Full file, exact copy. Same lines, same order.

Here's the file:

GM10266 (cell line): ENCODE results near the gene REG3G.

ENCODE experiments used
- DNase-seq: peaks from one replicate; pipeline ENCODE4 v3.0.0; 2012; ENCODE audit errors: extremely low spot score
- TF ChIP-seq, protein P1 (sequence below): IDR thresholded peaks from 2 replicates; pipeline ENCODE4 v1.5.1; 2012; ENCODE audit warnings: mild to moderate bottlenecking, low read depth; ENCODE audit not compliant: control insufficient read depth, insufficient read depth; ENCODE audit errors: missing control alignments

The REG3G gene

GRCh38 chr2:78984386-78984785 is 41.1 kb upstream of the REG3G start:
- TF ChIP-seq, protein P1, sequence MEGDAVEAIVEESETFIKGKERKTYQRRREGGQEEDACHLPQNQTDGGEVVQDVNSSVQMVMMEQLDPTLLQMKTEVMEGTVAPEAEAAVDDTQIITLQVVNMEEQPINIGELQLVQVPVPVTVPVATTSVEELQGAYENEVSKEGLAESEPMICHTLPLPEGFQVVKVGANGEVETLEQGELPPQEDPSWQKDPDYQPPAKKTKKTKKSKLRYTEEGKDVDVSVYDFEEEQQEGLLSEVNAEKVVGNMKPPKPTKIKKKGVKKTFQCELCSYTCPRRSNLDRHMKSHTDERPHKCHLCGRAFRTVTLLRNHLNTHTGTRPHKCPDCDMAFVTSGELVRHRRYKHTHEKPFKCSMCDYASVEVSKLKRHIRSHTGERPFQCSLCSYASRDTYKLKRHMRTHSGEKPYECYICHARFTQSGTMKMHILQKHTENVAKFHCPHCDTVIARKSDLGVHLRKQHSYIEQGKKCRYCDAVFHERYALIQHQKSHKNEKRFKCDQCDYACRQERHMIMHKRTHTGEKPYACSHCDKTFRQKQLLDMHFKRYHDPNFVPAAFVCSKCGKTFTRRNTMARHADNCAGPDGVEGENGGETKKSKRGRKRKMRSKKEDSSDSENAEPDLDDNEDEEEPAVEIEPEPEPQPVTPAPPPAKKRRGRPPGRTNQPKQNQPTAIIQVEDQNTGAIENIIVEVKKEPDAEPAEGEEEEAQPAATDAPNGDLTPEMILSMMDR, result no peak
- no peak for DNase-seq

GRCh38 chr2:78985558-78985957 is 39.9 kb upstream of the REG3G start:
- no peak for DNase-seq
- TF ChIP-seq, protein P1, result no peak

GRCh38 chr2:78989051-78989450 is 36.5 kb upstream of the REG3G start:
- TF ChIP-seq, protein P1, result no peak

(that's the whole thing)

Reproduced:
GM10266 (cell line): ENCODE results near the gene REG3G.

ENCODE experiments used
- DNase-seq: peaks from one replicate; pipeline ENCODE4 v3.0.0; 2012; ENCODE audit errors: extremely low spot score
- TF ChIP-seq, protein P1 (sequence below): IDR thresholded peaks from 2 replicates; pipeline ENCODE4 v1.5.1; 2012; ENCODE audit warnings: mild to moderate bottlenecking, low read depth; ENCODE audit not compliant: control insufficient read depth, insufficient read depth; ENCODE audit errors: missing control alignments

The REG3G gene

GRCh38 chr2:78984386-78984785 is 41.1 kb upstream of the REG3G start:
- TF ChIP-seq, protein P1, sequence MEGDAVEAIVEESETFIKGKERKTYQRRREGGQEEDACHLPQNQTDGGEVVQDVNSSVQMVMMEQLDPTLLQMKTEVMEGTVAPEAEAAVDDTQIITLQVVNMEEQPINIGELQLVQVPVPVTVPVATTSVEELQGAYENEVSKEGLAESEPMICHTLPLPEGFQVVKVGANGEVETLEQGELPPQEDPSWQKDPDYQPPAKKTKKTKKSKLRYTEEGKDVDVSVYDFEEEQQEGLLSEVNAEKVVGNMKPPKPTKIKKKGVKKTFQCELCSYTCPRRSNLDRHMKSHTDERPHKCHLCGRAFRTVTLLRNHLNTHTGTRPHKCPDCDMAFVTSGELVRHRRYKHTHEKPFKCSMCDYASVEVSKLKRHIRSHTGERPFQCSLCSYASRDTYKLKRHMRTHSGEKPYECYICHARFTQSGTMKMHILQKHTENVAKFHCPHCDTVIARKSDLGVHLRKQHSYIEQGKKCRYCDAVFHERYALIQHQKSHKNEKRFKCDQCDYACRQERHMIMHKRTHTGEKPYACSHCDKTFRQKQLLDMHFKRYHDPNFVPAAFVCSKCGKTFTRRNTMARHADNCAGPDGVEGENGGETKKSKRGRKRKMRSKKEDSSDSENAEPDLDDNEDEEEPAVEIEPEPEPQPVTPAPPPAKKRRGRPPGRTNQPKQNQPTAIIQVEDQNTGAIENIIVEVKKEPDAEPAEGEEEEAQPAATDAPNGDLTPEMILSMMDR, result no peak
- no peak for DNase-seq

GRCh38 chr2:78985558-78985957 is 39.9 kb upstream of the REG3G start:
- no peak for DNase-seq
- TF ChIP-seq, protein P1, result no peak

GRCh38 chr2:78989051-78989450 is 36.5 kb upstream of the REG3G start:
- TF ChIP-seq, protein P1, result no peak